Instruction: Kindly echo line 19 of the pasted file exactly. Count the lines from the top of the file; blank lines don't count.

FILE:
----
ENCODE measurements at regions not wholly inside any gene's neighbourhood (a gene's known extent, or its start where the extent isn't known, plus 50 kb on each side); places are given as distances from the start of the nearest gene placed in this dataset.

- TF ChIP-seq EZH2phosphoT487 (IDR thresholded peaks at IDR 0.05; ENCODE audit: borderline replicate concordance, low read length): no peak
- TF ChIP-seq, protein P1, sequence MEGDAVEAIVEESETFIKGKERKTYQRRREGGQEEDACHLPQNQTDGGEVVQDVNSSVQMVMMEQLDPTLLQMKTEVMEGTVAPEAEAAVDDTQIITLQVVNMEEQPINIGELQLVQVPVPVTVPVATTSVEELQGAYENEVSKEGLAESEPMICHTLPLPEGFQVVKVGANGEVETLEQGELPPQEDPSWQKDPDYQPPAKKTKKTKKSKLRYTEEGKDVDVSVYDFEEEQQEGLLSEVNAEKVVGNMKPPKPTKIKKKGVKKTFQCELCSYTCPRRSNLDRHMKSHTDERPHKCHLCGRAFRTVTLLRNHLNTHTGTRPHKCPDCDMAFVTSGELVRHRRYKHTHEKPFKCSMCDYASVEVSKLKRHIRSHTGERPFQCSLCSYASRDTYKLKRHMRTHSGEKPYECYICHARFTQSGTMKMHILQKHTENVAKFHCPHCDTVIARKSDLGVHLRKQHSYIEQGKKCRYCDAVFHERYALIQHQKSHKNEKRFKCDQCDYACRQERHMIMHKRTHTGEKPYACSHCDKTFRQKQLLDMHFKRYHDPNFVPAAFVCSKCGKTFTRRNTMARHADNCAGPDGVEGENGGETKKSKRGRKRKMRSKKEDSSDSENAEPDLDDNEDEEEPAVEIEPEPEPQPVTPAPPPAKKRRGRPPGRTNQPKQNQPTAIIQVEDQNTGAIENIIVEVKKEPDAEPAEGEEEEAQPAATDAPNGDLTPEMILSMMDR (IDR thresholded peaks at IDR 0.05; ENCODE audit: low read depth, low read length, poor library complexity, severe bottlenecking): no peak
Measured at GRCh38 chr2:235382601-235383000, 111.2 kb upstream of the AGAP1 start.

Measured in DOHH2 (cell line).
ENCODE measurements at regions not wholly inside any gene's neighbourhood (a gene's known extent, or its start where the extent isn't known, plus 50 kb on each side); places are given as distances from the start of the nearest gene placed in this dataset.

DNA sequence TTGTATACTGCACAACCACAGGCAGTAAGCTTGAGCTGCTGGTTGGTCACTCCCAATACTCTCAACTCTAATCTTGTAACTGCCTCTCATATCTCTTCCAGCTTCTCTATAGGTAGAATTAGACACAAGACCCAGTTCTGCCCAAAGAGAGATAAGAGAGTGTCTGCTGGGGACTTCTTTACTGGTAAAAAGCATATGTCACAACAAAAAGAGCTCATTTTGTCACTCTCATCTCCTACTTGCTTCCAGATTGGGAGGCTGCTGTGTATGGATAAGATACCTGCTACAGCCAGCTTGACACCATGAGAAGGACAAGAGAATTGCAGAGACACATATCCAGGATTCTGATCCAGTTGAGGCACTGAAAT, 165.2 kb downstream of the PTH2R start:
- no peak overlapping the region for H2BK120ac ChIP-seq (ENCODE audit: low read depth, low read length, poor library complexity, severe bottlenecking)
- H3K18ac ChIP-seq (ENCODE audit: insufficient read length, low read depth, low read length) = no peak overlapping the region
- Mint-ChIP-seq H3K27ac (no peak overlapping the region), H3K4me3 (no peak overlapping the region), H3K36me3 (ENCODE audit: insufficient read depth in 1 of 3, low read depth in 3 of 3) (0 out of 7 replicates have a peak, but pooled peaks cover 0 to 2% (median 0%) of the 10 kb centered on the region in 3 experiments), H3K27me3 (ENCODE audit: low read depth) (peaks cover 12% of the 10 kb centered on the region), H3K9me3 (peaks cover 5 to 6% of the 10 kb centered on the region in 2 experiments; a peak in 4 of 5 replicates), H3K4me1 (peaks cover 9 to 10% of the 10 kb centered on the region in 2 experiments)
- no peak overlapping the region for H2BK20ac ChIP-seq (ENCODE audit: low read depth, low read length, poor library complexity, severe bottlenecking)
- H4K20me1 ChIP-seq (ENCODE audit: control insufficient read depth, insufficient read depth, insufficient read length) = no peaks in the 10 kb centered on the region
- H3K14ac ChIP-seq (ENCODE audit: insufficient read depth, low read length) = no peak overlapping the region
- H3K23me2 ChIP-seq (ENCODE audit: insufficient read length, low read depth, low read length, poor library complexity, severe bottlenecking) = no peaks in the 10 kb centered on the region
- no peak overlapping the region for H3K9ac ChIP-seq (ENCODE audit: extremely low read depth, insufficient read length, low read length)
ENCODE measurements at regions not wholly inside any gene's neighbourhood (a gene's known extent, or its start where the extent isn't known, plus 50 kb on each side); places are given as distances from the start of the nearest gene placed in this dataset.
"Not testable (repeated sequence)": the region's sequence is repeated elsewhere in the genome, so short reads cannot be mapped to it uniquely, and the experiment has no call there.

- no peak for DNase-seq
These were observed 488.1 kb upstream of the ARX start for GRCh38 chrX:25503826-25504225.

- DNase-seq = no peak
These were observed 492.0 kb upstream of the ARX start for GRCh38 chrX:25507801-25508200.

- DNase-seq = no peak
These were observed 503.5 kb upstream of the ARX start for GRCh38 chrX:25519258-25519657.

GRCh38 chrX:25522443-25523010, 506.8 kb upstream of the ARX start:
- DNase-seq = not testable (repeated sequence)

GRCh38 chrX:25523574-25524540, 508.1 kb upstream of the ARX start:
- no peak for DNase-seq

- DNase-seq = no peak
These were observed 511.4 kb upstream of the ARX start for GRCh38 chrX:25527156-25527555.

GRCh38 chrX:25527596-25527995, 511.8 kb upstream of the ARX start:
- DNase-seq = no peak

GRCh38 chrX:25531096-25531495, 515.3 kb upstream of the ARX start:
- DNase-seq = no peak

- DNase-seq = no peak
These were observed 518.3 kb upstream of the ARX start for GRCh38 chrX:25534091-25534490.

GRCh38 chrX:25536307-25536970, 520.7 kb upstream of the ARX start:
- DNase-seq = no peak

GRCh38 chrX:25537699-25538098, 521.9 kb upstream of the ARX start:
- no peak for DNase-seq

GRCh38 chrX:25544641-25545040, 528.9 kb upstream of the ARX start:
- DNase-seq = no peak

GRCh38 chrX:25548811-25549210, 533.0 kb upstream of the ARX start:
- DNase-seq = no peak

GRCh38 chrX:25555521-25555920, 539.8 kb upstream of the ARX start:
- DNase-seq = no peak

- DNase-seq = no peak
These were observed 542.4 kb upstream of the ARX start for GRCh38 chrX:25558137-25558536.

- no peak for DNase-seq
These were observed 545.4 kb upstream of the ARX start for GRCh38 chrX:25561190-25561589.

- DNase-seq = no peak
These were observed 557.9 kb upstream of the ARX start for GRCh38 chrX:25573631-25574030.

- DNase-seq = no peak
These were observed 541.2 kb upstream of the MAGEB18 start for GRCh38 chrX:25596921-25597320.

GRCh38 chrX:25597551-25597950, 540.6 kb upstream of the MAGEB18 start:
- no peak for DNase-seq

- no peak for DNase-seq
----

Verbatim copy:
These were observed 488.1 kb upstream of the ARX start for GRCh38 chrX:25503826-25504225.